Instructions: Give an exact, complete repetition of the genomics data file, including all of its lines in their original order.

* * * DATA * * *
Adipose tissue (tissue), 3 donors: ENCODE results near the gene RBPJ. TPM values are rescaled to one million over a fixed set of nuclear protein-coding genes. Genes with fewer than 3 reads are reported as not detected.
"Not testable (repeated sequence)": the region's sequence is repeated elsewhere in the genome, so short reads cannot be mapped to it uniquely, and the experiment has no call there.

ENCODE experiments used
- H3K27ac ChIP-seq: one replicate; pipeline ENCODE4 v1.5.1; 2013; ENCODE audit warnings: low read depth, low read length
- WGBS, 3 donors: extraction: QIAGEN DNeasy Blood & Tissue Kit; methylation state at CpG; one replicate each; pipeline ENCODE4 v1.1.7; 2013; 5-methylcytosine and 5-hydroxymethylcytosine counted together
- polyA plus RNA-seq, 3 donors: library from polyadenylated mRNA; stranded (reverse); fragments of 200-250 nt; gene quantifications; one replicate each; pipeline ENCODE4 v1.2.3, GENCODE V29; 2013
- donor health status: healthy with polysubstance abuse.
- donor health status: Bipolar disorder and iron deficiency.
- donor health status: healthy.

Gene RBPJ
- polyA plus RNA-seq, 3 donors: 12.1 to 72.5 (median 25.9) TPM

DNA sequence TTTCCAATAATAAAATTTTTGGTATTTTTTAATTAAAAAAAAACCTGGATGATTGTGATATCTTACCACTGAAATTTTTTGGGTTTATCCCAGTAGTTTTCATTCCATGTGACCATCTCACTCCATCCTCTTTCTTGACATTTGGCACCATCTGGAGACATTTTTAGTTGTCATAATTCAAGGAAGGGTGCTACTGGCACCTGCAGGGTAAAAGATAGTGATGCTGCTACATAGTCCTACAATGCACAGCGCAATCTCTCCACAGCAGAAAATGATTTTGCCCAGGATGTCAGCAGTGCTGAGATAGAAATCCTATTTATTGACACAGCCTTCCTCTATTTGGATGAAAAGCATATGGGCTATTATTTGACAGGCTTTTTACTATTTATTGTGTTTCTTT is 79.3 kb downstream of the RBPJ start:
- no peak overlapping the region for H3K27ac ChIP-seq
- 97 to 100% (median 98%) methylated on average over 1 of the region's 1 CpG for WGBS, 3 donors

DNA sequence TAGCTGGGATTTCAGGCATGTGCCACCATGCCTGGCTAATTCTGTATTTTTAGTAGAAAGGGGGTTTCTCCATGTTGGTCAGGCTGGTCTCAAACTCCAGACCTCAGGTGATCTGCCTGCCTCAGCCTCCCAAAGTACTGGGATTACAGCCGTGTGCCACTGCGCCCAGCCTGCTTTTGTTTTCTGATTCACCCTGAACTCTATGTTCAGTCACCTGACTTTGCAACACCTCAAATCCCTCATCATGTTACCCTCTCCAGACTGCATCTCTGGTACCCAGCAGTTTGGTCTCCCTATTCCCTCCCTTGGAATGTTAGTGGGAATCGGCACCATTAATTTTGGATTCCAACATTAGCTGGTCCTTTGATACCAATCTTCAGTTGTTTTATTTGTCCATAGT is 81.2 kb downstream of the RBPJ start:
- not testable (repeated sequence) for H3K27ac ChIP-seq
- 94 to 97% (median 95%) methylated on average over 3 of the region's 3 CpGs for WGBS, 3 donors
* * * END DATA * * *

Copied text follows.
Adipose tissue (tissue), 3 donors: ENCODE results near the gene RBPJ. TPM values are rescaled to one million over a fixed set of nuclear protein-coding genes. Genes with fewer than 3 reads are reported as not detected.
"Not testable (repeated sequence)": the region's sequence is repeated elsewhere in the genome, so short reads cannot be mapped to it uniquely, and the experiment has no call there.

ENCODE experiments used
- H3K27ac ChIP-seq: one replicate; pipeline ENCODE4 v1.5.1; 2013; ENCODE audit warnings: low read depth, low read length
- WGBS, 3 donors: extraction: QIAGEN DNeasy Blood & Tissue Kit; methylation state at CpG; one replicate each; pipeline ENCODE4 v1.1.7; 2013; 5-methylcytosine and 5-hydroxymethylcytosine counted together
- polyA plus RNA-seq, 3 donors: library from polyadenylated mRNA; stranded (reverse); fragments of 200-250 nt; gene quantifications; one replicate each; pipeline ENCODE4 v1.2.3, GENCODE V29; 2013
- donor health status: healthy with polysubstance abuse.
- donor health status: Bipolar disorder and iron deficiency.
- donor health status: healthy.

Gene RBPJ
- polyA plus RNA-seq, 3 donors: 12.1 to 72.5 (median 25.9) TPM

DNA sequence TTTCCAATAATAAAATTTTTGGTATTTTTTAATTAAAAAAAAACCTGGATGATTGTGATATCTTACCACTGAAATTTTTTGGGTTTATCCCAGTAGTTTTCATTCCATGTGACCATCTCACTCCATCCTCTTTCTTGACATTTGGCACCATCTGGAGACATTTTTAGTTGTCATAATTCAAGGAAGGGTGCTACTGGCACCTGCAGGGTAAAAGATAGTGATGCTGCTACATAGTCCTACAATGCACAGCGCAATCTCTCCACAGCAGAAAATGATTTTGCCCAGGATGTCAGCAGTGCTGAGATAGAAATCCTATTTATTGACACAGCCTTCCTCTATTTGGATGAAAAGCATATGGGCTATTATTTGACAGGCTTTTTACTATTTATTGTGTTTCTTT is 79.3 kb downstream of the RBPJ start:
- no peak overlapping the region for H3K27ac ChIP-seq
- 97 to 100% (median 98%) methylated on average over 1 of the region's 1 CpG for WGBS, 3 donors

DNA sequence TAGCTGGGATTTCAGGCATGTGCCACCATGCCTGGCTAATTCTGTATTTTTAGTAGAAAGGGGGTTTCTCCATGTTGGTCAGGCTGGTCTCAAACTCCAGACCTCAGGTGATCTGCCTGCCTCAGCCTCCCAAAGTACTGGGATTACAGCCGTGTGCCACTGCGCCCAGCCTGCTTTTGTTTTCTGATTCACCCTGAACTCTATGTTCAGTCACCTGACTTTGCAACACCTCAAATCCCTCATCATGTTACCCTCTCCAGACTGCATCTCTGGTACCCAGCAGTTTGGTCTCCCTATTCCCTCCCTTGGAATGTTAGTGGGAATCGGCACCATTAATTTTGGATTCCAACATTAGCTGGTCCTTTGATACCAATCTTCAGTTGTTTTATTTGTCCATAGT is 81.2 kb downstream of the RBPJ start:
- not testable (repeated sequence) for H3K27ac ChIP-seq
- 94 to 97% (median 95%) methylated on average over 3 of the region's 3 CpGs for WGBS, 3 donors